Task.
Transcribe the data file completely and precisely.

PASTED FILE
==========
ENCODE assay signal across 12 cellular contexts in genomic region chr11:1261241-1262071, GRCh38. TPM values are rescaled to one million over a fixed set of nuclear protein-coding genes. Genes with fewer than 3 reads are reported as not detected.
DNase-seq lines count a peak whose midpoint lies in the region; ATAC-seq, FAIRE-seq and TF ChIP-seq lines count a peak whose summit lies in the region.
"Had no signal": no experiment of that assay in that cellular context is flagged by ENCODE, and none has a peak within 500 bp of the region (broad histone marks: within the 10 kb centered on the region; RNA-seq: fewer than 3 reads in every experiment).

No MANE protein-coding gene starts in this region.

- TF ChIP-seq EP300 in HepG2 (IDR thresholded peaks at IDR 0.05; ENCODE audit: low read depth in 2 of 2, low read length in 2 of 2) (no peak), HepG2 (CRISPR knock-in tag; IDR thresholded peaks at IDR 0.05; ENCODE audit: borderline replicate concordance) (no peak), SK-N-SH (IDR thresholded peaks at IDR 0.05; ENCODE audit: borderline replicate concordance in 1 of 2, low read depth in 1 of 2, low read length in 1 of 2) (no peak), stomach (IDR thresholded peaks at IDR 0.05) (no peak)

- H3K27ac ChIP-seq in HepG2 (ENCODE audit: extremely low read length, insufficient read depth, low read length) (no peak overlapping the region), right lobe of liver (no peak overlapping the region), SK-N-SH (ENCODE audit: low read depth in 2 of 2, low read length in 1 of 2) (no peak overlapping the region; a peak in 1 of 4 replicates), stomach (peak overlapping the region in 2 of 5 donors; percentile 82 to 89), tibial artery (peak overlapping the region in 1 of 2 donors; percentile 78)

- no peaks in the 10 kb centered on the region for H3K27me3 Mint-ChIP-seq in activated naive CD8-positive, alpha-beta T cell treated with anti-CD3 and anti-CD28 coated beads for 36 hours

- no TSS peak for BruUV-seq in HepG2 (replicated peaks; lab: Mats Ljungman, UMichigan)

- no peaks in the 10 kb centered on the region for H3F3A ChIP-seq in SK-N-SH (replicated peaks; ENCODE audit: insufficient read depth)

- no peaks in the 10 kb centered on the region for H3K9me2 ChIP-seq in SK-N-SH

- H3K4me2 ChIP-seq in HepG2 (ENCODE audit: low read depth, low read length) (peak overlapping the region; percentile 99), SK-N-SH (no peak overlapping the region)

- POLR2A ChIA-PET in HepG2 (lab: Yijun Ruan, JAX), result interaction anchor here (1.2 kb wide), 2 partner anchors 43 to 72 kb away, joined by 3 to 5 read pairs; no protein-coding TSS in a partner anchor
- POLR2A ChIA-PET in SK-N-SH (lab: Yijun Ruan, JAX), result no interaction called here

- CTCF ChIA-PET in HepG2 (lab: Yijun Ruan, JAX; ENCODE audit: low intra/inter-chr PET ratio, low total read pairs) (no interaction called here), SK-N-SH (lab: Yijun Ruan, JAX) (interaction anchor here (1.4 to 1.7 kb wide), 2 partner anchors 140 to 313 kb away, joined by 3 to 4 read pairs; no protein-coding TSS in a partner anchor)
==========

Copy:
ENCODE assay signal across 12 cellular contexts in genomic region chr11:1261241-1262071, GRCh38. TPM values are rescaled to one million over a fixed set of nuclear protein-coding genes. Genes with fewer than 3 reads are reported as not detected.
DNase-seq lines count a peak whose midpoint lies in the region; ATAC-seq, FAIRE-seq and TF ChIP-seq lines count a peak whose summit lies in the region.
"Had no signal": no experiment of that assay in that cellular context is flagged by ENCODE, and none has a peak within 500 bp of the region (broad histone marks: within the 10 kb centered on the region; RNA-seq: fewer than 3 reads in every experiment).

No MANE protein-coding gene starts in this region.

- TF ChIP-seq EP300 in HepG2 (IDR thresholded peaks at IDR 0.05; ENCODE audit: low read depth in 2 of 2, low read length in 2 of 2) (no peak), HepG2 (CRISPR knock-in tag; IDR thresholded peaks at IDR 0.05; ENCODE audit: borderline replicate concordance) (no peak), SK-N-SH (IDR thresholded peaks at IDR 0.05; ENCODE audit: borderline replicate concordance in 1 of 2, low read depth in 1 of 2, low read length in 1 of 2) (no peak), stomach (IDR thresholded peaks at IDR 0.05) (no peak)

- H3K27ac ChIP-seq in HepG2 (ENCODE audit: extremely low read length, insufficient read depth, low read length) (no peak overlapping the region), right lobe of liver (no peak overlapping the region), SK-N-SH (ENCODE audit: low read depth in 2 of 2, low read length in 1 of 2) (no peak overlapping the region; a peak in 1 of 4 replicates), stomach (peak overlapping the region in 2 of 5 donors; percentile 82 to 89), tibial artery (peak overlapping the region in 1 of 2 donors; percentile 78)

- no peaks in the 10 kb centered on the region for H3K27me3 Mint-ChIP-seq in activated naive CD8-positive, alpha-beta T cell treated with anti-CD3 and anti-CD28 coated beads for 36 hours

- no TSS peak for BruUV-seq in HepG2 (replicated peaks; lab: Mats Ljungman, UMichigan)

- no peaks in the 10 kb centered on the region for H3F3A ChIP-seq in SK-N-SH (replicated peaks; ENCODE audit: insufficient read depth)

- no peaks in the 10 kb centered on the region for H3K9me2 ChIP-seq in SK-N-SH

- H3K4me2 ChIP-seq in HepG2 (ENCODE audit: low read depth, low read length) (peak overlapping the region; percentile 99), SK-N-SH (no peak overlapping the region)

- POLR2A ChIA-PET in HepG2 (lab: Yijun Ruan, JAX), result interaction anchor here (1.2 kb wide), 2 partner anchors 43 to 72 kb away, joined by 3 to 5 read pairs; no protein-coding TSS in a partner anchor
- POLR2A ChIA-PET in SK-N-SH (lab: Yijun Ruan, JAX), result no interaction called here

- CTCF ChIA-PET in HepG2 (lab: Yijun Ruan, JAX; ENCODE audit: low intra/inter-chr PET ratio, low total read pairs) (no interaction called here), SK-N-SH (lab: Yijun Ruan, JAX) (interaction anchor here (1.4 to 1.7 kb wide), 2 partner anchors 140 to 313 kb away, joined by 3 to 4 read pairs; no protein-coding TSS in a partner anchor)